No place too high to be touched

So widespread is the phenomenon of “public filth” in our country that even the political capital Yaounde and the economic capital, Douala have not been spared. In fact, there are times when they seemed to compete with each other for the top position on the filth league table. It is common to find heaps of refuse lying around uncollected by the Local authority. Actually, there used to be a time when inhabitants of Yaounde gave descriptions to their homes to friends and relatives by citing the number of refuse heaps one had to pass by on the way to the destination. Nonetheless, to be fair to the authorities, the national Refuse Disposal, HYSACAM, which has for months now been cleaning up the South West Regional capital of Buea, is doing its best. But then, that best is not good enough. HYSACAM alone can not clean up the whole of Cameroon.

The adverse effects on us

Such unhygienic living conditions undoubtedly pose a health threat to everyone, the vulnerable such as children and old people included. That is not all: free for all dirt also greatly tarnishes the image of our country in the eyes of foreigners who are visiting either for new business opportunities or one of our many tourist havens, especially when one considers that Cameroon has a lot to offer the world, being what has come to be known as “Africa in miniature”.

What way forward?

The solution to this problem lies in collective effort. All of us are involved and must put our hands to the plough. All of us. Cameroonians overseas can provide refuse collection equipment and tools, notably to local Councils. They can also set up an NGO that can work here in Cameroon permanently. Local authorities such as the Municipal Councils and the City Councils should tighten the rules for refuse collection and water drainage and ensure they are observed to the letter. Each Cameroonian should wake up to the need to refrain from throwing litter indiscriminately and actually get in the habit of picking up rubbish when they spot it anywhere. “Food women” who sell in public and Off License owners who act as their landlords and landladies should get in the habit of cleaning up at the start of the working day and at the end of it. Those who sell food could even go the extra mile by pausing once in a while during sales to eliminate existing dirt before carrying on with the job.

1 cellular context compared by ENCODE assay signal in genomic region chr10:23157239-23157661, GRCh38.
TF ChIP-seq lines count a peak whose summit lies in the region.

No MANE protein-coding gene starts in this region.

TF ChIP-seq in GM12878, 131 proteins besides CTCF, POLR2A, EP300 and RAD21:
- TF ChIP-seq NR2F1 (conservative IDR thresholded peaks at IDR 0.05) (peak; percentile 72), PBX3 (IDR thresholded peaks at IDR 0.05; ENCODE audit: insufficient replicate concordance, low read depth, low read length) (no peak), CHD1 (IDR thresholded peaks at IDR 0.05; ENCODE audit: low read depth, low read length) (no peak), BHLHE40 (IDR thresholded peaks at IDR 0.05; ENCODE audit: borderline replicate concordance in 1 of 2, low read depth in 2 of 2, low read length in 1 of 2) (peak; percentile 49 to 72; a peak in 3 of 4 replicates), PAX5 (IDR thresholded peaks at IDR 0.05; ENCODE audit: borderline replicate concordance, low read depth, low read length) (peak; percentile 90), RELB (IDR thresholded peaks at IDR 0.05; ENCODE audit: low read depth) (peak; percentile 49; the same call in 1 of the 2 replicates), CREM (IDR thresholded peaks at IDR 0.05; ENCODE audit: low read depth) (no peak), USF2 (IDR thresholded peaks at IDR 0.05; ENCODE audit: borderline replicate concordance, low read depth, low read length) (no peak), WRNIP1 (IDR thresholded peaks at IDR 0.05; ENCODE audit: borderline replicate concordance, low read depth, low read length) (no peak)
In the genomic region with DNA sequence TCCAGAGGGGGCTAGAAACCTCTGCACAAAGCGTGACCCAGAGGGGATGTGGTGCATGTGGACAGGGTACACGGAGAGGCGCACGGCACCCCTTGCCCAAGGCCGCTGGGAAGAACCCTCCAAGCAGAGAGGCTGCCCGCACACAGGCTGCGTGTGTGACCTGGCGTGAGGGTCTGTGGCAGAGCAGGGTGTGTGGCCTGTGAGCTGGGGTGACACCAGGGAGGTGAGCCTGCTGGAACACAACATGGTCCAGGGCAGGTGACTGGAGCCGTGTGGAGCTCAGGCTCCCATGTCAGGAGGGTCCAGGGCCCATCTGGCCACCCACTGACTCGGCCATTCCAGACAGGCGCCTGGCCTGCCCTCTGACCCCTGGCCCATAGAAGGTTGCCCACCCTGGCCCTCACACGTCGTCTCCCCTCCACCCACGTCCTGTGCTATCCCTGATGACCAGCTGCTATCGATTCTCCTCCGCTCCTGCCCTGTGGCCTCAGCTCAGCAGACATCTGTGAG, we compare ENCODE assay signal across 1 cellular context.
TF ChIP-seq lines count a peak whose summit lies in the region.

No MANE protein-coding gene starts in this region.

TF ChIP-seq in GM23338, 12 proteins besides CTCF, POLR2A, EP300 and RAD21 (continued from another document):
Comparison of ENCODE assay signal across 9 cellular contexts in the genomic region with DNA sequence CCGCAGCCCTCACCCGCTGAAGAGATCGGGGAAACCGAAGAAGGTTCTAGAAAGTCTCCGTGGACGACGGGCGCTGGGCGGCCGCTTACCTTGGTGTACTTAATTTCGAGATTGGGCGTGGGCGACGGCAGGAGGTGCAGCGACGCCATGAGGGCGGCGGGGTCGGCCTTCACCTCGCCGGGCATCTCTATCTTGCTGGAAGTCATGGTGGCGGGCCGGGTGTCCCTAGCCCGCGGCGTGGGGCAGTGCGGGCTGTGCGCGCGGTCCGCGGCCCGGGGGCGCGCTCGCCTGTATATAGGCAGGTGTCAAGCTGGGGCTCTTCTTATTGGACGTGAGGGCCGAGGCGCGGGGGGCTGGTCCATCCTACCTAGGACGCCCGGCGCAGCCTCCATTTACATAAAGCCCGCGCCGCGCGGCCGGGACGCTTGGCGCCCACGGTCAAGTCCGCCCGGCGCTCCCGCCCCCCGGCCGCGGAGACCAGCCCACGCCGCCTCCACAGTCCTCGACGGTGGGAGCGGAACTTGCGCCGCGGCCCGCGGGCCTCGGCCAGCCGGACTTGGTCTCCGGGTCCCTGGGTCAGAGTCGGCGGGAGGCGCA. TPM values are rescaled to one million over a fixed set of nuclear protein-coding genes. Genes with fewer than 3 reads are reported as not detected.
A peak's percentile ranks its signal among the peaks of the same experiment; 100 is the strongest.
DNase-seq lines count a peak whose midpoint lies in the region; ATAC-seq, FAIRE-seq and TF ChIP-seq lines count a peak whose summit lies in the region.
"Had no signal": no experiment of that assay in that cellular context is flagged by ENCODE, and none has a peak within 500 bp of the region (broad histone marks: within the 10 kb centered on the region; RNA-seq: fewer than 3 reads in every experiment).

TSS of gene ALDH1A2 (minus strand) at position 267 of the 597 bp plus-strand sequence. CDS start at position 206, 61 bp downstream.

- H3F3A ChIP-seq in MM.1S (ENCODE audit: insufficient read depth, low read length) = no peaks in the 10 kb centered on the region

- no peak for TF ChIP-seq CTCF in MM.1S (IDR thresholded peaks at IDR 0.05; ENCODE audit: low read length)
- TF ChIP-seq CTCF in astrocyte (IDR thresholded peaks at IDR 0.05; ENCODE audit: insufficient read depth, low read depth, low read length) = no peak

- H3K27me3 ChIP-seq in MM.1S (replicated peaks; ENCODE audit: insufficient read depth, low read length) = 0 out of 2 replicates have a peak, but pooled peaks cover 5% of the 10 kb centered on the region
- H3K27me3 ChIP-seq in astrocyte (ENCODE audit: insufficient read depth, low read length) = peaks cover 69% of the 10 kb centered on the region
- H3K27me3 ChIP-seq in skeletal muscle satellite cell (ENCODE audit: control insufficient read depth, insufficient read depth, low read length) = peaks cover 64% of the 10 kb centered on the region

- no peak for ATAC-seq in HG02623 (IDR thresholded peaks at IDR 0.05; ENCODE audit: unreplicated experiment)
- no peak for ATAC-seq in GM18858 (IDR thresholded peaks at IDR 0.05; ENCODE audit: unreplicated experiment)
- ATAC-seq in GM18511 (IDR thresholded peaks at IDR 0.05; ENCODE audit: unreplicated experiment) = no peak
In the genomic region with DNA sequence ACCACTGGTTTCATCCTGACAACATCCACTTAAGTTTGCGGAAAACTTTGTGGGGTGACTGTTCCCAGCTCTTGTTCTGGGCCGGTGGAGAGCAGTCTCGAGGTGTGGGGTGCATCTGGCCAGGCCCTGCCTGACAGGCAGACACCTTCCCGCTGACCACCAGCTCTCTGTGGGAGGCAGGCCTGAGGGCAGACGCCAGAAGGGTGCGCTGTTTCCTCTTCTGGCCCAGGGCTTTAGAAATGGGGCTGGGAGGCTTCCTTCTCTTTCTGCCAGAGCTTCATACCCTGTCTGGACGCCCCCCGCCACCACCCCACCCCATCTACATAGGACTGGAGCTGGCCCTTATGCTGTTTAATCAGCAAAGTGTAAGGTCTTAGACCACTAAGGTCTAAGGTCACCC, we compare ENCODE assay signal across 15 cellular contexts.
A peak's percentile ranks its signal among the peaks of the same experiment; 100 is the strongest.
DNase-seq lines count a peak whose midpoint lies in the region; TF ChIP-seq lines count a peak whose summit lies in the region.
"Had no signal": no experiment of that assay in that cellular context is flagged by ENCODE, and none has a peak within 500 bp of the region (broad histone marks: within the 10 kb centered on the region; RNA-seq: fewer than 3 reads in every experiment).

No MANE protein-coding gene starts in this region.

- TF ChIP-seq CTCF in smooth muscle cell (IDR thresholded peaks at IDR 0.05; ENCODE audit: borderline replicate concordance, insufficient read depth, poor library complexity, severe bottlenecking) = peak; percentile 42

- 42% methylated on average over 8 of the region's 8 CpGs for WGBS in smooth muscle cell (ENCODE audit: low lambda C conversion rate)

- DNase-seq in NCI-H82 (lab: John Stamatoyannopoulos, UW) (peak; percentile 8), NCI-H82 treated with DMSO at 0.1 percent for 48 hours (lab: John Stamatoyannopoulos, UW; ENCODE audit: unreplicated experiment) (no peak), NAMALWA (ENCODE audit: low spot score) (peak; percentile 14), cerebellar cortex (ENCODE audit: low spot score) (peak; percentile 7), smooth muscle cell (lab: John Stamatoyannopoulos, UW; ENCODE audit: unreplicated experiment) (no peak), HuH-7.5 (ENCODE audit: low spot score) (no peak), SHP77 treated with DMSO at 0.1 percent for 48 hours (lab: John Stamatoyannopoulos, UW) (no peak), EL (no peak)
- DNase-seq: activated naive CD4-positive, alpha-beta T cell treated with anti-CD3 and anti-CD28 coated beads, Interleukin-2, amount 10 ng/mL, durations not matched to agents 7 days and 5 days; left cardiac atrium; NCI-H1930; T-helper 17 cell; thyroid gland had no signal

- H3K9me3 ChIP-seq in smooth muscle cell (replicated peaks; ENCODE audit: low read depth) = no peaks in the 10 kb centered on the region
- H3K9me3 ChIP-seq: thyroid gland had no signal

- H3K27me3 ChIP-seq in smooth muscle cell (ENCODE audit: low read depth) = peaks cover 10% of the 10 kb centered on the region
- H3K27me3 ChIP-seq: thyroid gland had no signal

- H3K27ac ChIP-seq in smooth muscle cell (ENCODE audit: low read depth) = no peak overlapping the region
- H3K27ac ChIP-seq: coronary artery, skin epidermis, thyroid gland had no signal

Where is the old sanitary inspector?

Over and above everything else, the age-old but now long-forgotten “sanitary inspector” should be made to come back to the Cameroonian environment and make it “breathe” properly again. I knew the sanitary inspector in my very early years on earth. It seems to me that sanitary inspectors were the creation of the erstwhile state of West Cameroon who later on lost their place in society as the two sub cultures (Anglophones and Francophones) gave up their respective Federated States to form a single Republic, strove to adjust and readjust. But the sanitary inspector was a powerful and unavoidable man in society. He was both feared and revered. If any compound was informed that the sanitary inspector would be visiting, all hands immediately went on deck in a bid to spruce up the whole place before he arrived for his inspection. Of course, if a compound “failed the test”, the penalty was heavy. So everyone fought hard, very hard not to fail it. That led to the prevalence of a clean environment. I advocate that not only should we reinstate the sanitary inspector, we should actually go further and appoint enough of them so that in the towns, each quarter can have one and in the sub divisions, each village should have at least one, depending on the size and population of the village.

Copyright 2011